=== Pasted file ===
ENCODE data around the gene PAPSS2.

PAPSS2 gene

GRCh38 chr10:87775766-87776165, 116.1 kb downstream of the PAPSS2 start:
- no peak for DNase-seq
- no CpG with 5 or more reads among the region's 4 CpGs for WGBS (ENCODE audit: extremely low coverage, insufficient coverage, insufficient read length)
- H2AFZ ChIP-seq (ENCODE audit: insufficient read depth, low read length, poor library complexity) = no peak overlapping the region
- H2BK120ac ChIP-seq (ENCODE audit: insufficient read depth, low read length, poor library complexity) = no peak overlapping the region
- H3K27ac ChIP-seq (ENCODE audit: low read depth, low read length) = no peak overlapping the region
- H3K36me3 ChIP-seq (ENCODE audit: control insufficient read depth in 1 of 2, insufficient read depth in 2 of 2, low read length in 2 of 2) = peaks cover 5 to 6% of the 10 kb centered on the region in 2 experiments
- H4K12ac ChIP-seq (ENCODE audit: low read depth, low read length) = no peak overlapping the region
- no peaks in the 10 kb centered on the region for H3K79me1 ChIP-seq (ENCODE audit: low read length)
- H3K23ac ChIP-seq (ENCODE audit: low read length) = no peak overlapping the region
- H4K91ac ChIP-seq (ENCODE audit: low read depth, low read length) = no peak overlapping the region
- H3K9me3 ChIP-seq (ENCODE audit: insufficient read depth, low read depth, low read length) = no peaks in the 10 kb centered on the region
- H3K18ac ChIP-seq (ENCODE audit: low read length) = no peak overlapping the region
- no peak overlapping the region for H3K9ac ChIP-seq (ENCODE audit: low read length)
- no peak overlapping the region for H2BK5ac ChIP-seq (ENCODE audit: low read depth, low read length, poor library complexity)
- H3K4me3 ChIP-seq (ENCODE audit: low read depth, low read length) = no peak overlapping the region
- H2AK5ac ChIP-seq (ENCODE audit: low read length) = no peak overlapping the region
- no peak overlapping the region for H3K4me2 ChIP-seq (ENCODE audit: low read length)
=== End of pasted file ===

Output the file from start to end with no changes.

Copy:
ENCODE data around the gene PAPSS2.

PAPSS2 gene

GRCh38 chr10:87775766-87776165, 116.1 kb downstream of the PAPSS2 start:
- no peak for DNase-seq
- no CpG with 5 or more reads among the region's 4 CpGs for WGBS (ENCODE audit: extremely low coverage, insufficient coverage, insufficient read length)
- H2AFZ ChIP-seq (ENCODE audit: insufficient read depth, low read length, poor library complexity) = no peak overlapping the region
- H2BK120ac ChIP-seq (ENCODE audit: insufficient read depth, low read length, poor library complexity) = no peak overlapping the region
- H3K27ac ChIP-seq (ENCODE audit: low read depth, low read length) = no peak overlapping the region
- H3K36me3 ChIP-seq (ENCODE audit: control insufficient read depth in 1 of 2, insufficient read depth in 2 of 2, low read length in 2 of 2) = peaks cover 5 to 6% of the 10 kb centered on the region in 2 experiments
- H4K12ac ChIP-seq (ENCODE audit: low read depth, low read length) = no peak overlapping the region
- no peaks in the 10 kb centered on the region for H3K79me1 ChIP-seq (ENCODE audit: low read length)
- H3K23ac ChIP-seq (ENCODE audit: low read length) = no peak overlapping the region
- H4K91ac ChIP-seq (ENCODE audit: low read depth, low read length) = no peak overlapping the region
- H3K9me3 ChIP-seq (ENCODE audit: insufficient read depth, low read depth, low read length) = no peaks in the 10 kb centered on the region
- H3K18ac ChIP-seq (ENCODE audit: low read length) = no peak overlapping the region
- no peak overlapping the region for H3K9ac ChIP-seq (ENCODE audit: low read length)
- no peak overlapping the region for H2BK5ac ChIP-seq (ENCODE audit: low read depth, low read length, poor library complexity)
- H3K4me3 ChIP-seq (ENCODE audit: low read depth, low read length) = no peak overlapping the region
- H2AK5ac ChIP-seq (ENCODE audit: low read length) = no peak overlapping the region
- no peak overlapping the region for H3K4me2 ChIP-seq (ENCODE audit: low read length)